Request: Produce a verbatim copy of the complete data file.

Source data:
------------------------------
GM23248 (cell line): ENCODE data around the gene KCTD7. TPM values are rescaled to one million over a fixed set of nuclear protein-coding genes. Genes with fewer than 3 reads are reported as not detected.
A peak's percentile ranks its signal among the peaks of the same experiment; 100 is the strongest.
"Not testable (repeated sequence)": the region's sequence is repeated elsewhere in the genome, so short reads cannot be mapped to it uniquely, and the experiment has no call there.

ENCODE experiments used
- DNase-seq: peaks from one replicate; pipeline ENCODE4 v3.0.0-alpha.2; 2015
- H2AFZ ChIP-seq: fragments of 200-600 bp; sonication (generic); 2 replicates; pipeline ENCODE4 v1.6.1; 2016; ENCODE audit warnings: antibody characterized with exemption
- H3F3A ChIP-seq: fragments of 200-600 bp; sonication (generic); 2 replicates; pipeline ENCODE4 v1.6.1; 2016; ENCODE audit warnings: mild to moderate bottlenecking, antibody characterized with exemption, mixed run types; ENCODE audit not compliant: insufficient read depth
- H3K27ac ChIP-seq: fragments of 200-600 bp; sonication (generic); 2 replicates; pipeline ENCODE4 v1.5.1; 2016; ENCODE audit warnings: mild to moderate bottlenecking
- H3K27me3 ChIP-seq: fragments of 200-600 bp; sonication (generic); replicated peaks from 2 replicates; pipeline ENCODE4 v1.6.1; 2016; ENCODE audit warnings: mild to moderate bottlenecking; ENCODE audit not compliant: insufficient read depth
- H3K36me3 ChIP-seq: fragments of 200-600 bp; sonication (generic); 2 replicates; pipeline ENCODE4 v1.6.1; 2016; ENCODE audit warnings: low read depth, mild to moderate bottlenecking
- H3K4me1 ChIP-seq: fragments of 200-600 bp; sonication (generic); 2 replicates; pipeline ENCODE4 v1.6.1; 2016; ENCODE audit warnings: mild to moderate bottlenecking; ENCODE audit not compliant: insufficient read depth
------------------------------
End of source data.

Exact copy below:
GM23248 (cell line): ENCODE data around the gene KCTD7. TPM values are rescaled to one million over a fixed set of nuclear protein-coding genes. Genes with fewer than 3 reads are reported as not detected.
A peak's percentile ranks its signal among the peaks of the same experiment; 100 is the strongest.
"Not testable (repeated sequence)": the region's sequence is repeated elsewhere in the genome, so short reads cannot be mapped to it uniquely, and the experiment has no call there.

ENCODE experiments used
- DNase-seq: peaks from one replicate; pipeline ENCODE4 v3.0.0-alpha.2; 2015
- H2AFZ ChIP-seq: fragments of 200-600 bp; sonication (generic); 2 replicates; pipeline ENCODE4 v1.6.1; 2016; ENCODE audit warnings: antibody characterized with exemption
- H3F3A ChIP-seq: fragments of 200-600 bp; sonication (generic); 2 replicates; pipeline ENCODE4 v1.6.1; 2016; ENCODE audit warnings: mild to moderate bottlenecking, antibody characterized with exemption, mixed run types; ENCODE audit not compliant: insufficient read depth
- H3K27ac ChIP-seq: fragments of 200-600 bp; sonication (generic); 2 replicates; pipeline ENCODE4 v1.5.1; 2016; ENCODE audit warnings: mild to moderate bottlenecking
- H3K27me3 ChIP-seq: fragments of 200-600 bp; sonication (generic); replicated peaks from 2 replicates; pipeline ENCODE4 v1.6.1; 2016; ENCODE audit warnings: mild to moderate bottlenecking; ENCODE audit not compliant: insufficient read depth
- H3K36me3 ChIP-seq: fragments of 200-600 bp; sonication (generic); 2 replicates; pipeline ENCODE4 v1.6.1; 2016; ENCODE audit warnings: low read depth, mild to moderate bottlenecking
- H3K4me1 ChIP-seq: fragments of 200-600 bp; sonication (generic); 2 replicates; pipeline ENCODE4 v1.6.1; 2016; ENCODE audit warnings: mild to moderate bottlenecking; ENCODE audit not compliant: insufficient read depth